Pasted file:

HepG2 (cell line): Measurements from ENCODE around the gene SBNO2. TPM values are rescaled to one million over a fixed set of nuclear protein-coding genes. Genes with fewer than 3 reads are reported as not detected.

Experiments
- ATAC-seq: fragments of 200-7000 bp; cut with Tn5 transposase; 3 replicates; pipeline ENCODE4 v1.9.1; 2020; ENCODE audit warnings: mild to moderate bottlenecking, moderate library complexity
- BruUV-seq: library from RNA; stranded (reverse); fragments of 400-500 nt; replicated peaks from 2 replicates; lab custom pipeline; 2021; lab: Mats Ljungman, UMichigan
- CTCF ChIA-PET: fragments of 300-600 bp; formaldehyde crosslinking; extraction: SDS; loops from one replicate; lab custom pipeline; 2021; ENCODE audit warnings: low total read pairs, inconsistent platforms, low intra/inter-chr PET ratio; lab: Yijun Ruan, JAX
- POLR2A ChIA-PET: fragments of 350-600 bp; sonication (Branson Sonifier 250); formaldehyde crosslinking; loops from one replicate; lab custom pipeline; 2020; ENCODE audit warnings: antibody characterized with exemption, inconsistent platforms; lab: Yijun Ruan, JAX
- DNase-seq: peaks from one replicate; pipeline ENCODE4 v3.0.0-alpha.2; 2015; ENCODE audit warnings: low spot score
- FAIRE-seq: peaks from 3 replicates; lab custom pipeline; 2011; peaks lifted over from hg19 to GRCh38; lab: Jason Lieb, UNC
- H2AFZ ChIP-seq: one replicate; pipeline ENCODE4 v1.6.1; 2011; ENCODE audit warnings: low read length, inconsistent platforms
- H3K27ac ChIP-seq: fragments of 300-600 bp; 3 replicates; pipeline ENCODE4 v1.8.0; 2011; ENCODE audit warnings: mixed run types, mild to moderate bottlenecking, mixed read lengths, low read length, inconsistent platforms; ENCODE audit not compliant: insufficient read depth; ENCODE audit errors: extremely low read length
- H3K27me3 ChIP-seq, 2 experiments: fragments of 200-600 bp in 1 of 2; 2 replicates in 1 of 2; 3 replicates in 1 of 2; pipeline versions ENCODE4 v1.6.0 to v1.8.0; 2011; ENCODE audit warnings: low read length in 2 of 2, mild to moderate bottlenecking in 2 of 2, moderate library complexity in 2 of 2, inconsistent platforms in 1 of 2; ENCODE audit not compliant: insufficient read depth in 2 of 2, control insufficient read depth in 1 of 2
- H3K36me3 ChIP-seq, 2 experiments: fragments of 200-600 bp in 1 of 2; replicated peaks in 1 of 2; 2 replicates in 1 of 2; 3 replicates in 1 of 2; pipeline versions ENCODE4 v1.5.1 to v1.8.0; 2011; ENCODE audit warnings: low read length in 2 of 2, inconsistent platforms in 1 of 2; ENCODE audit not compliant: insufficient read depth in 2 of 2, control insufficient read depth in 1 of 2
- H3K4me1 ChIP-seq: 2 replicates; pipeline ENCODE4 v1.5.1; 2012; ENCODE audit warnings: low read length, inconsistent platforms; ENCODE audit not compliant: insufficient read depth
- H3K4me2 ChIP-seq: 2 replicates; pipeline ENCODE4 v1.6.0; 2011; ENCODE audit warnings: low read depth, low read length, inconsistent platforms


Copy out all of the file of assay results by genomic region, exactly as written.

HepG2 (cell line): Measurements from ENCODE around the gene SBNO2. TPM values are rescaled to one million over a fixed set of nuclear protein-coding genes. Genes with fewer than 3 reads are reported as not detected.

Experiments
- ATAC-seq: fragments of 200-7000 bp; cut with Tn5 transposase; 3 replicates; pipeline ENCODE4 v1.9.1; 2020; ENCODE audit warnings: mild to moderate bottlenecking, moderate library complexity
- BruUV-seq: library from RNA; stranded (reverse); fragments of 400-500 nt; replicated peaks from 2 replicates; lab custom pipeline; 2021; lab: Mats Ljungman, UMichigan
- CTCF ChIA-PET: fragments of 300-600 bp; formaldehyde crosslinking; extraction: SDS; loops from one replicate; lab custom pipeline; 2021; ENCODE audit warnings: low total read pairs, inconsistent platforms, low intra/inter-chr PET ratio; lab: Yijun Ruan, JAX
- POLR2A ChIA-PET: fragments of 350-600 bp; sonication (Branson Sonifier 250); formaldehyde crosslinking; loops from one replicate; lab custom pipeline; 2020; ENCODE audit warnings: antibody characterized with exemption, inconsistent platforms; lab: Yijun Ruan, JAX
- DNase-seq: peaks from one replicate; pipeline ENCODE4 v3.0.0-alpha.2; 2015; ENCODE audit warnings: low spot score
- FAIRE-seq: peaks from 3 replicates; lab custom pipeline; 2011; peaks lifted over from hg19 to GRCh38; lab: Jason Lieb, UNC
- H2AFZ ChIP-seq: one replicate; pipeline ENCODE4 v1.6.1; 2011; ENCODE audit warnings: low read length, inconsistent platforms
- H3K27ac ChIP-seq: fragments of 300-600 bp; 3 replicates; pipeline ENCODE4 v1.8.0; 2011; ENCODE audit warnings: mixed run types, mild to moderate bottlenecking, mixed read lengths, low read length, inconsistent platforms; ENCODE audit not compliant: insufficient read depth; ENCODE audit errors: extremely low read length
- H3K27me3 ChIP-seq, 2 experiments: fragments of 200-600 bp in 1 of 2; 2 replicates in 1 of 2; 3 replicates in 1 of 2; pipeline versions ENCODE4 v1.6.0 to v1.8.0; 2011; ENCODE audit warnings: low read length in 2 of 2, mild to moderate bottlenecking in 2 of 2, moderate library complexity in 2 of 2, inconsistent platforms in 1 of 2; ENCODE audit not compliant: insufficient read depth in 2 of 2, control insufficient read depth in 1 of 2
- H3K36me3 ChIP-seq, 2 experiments: fragments of 200-600 bp in 1 of 2; replicated peaks in 1 of 2; 2 replicates in 1 of 2; 3 replicates in 1 of 2; pipeline versions ENCODE4 v1.5.1 to v1.8.0; 2011; ENCODE audit warnings: low read length in 2 of 2, inconsistent platforms in 1 of 2; ENCODE audit not compliant: insufficient read depth in 2 of 2, control insufficient read depth in 1 of 2
- H3K4me1 ChIP-seq: 2 replicates; pipeline ENCODE4 v1.5.1; 2012; ENCODE audit warnings: low read length, inconsistent platforms; ENCODE audit not compliant: insufficient read depth
- H3K4me2 ChIP-seq: 2 replicates; pipeline ENCODE4 v1.6.0; 2011; ENCODE audit warnings: low read depth, low read length, inconsistent platforms